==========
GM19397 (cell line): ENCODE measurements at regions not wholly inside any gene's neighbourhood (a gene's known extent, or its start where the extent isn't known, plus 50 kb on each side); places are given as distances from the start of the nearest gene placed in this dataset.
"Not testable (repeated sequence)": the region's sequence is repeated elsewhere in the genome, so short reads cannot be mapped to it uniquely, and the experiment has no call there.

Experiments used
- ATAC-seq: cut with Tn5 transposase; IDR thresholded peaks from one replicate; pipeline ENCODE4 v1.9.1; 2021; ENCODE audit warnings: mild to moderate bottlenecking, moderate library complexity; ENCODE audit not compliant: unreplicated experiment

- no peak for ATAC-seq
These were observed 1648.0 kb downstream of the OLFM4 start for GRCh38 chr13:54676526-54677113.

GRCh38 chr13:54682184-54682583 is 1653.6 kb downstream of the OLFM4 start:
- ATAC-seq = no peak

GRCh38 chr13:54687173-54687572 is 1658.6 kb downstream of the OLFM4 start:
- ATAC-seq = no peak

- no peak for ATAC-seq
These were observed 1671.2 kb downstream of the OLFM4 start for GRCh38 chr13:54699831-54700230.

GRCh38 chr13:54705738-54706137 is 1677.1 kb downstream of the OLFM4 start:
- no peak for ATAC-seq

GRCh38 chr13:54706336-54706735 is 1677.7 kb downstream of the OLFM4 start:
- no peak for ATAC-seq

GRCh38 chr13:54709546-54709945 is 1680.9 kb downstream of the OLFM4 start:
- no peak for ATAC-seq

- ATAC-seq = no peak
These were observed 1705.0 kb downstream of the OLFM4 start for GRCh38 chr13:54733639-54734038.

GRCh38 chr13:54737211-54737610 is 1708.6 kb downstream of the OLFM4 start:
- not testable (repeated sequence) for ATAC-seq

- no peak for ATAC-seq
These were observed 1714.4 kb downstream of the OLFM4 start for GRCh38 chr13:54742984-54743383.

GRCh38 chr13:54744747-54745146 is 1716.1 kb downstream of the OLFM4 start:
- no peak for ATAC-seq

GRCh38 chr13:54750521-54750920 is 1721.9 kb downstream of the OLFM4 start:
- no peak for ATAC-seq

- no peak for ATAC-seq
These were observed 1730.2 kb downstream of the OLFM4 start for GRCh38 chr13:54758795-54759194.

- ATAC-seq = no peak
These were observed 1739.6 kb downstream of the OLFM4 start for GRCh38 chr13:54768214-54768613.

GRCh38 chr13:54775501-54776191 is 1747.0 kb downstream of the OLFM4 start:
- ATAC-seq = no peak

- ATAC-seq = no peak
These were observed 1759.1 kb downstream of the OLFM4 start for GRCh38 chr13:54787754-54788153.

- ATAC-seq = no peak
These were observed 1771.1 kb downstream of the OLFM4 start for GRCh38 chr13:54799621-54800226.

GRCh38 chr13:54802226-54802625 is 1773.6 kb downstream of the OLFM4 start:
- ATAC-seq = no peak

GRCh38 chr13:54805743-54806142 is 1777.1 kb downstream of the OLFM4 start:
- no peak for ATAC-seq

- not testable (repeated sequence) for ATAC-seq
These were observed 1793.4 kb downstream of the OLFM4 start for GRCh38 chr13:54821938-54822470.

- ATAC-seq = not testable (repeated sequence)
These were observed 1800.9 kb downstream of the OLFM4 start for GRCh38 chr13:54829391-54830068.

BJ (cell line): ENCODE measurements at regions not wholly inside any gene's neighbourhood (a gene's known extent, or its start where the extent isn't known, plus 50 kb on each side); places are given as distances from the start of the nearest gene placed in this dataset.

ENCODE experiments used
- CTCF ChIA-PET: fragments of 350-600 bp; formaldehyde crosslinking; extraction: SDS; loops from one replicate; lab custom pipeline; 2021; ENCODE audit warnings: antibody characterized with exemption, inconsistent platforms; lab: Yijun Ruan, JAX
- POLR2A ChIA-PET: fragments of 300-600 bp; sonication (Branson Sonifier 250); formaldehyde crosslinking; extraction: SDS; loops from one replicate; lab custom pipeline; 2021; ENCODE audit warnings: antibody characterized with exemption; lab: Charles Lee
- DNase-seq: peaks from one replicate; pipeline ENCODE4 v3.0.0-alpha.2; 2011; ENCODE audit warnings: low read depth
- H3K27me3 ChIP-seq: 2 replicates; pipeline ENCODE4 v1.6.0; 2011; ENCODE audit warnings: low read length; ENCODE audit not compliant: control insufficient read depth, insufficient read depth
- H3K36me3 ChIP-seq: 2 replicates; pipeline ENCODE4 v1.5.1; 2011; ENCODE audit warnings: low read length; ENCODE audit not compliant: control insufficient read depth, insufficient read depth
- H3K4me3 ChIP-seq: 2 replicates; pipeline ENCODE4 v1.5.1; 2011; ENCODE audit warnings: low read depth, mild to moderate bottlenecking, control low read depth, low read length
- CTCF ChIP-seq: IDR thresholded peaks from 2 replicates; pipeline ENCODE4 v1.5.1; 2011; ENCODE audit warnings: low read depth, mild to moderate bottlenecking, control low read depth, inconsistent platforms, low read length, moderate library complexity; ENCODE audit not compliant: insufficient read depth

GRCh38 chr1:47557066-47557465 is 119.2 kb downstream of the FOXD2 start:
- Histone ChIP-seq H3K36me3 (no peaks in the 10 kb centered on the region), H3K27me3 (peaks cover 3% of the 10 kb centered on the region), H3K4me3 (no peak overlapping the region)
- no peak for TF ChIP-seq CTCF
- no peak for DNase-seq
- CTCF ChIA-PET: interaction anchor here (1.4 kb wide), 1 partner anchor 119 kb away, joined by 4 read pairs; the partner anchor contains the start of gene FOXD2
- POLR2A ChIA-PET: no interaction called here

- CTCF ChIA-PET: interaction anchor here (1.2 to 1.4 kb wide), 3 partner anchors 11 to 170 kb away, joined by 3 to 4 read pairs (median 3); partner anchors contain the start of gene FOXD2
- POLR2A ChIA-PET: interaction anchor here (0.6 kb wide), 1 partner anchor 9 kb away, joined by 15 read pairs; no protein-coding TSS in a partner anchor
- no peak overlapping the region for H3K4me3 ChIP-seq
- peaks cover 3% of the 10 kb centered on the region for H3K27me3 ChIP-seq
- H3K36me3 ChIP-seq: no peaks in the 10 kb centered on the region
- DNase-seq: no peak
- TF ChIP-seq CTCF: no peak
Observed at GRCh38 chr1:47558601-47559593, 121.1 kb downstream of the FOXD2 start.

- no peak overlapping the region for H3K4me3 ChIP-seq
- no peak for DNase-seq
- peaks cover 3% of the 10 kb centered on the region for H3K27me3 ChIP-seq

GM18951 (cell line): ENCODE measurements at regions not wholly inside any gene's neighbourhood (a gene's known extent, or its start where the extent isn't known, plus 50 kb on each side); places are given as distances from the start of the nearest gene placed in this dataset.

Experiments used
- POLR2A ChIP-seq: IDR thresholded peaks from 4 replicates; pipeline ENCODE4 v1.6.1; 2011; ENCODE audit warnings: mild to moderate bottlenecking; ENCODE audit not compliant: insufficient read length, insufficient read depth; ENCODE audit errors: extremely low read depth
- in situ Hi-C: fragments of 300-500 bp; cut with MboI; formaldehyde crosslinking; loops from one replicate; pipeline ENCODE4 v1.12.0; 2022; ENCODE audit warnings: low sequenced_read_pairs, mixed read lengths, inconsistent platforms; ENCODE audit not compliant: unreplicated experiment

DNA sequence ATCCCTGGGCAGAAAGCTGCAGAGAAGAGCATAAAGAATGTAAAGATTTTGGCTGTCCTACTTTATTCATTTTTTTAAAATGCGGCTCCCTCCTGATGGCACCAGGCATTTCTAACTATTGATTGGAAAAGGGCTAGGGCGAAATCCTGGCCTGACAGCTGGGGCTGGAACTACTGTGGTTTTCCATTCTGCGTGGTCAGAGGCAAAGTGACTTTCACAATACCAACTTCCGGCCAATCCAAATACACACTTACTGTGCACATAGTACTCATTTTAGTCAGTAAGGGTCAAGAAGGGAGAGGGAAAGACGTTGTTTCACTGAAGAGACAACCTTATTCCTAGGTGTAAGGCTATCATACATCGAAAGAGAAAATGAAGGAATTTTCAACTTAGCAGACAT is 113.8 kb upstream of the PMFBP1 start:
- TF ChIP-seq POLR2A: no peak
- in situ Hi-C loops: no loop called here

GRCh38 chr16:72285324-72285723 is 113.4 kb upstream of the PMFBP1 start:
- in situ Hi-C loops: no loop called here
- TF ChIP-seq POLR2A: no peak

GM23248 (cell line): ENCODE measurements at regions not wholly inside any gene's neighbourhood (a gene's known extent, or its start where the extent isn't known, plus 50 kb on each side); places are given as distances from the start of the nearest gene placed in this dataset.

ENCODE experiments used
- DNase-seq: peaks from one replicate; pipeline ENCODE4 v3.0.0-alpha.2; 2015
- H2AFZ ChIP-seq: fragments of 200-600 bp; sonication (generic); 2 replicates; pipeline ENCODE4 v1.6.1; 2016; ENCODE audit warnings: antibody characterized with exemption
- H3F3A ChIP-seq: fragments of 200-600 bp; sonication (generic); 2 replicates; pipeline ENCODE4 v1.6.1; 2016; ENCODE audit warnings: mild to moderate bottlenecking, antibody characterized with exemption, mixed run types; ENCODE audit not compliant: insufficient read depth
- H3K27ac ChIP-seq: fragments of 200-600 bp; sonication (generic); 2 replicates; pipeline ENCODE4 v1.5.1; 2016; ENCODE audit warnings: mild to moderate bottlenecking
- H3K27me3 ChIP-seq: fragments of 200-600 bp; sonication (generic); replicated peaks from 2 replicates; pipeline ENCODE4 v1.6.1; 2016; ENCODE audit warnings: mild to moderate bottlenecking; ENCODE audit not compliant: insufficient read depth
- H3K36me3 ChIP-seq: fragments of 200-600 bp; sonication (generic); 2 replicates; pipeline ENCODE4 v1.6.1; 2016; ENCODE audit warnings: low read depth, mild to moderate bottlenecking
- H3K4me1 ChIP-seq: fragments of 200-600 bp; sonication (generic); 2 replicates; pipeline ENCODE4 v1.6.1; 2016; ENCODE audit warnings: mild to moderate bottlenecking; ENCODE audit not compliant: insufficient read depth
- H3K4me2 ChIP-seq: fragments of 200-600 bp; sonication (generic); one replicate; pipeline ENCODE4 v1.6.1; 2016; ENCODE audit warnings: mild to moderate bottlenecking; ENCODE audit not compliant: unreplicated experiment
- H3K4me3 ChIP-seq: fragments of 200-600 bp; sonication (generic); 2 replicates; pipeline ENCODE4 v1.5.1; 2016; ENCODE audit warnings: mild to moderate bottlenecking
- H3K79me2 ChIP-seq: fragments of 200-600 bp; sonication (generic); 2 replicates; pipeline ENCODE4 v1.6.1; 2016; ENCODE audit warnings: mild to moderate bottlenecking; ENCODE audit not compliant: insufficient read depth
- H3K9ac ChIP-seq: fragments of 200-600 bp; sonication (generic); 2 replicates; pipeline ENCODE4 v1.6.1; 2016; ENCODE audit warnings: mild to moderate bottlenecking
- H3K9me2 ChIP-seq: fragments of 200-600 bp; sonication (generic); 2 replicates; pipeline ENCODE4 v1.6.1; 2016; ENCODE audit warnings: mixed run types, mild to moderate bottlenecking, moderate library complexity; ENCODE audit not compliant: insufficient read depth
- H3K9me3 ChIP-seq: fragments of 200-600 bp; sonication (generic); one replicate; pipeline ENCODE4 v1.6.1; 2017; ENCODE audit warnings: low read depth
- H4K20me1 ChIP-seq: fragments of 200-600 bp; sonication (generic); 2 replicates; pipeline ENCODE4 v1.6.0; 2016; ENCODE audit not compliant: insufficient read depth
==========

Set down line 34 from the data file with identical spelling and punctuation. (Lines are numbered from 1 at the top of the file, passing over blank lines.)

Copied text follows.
- ATAC-seq = no peak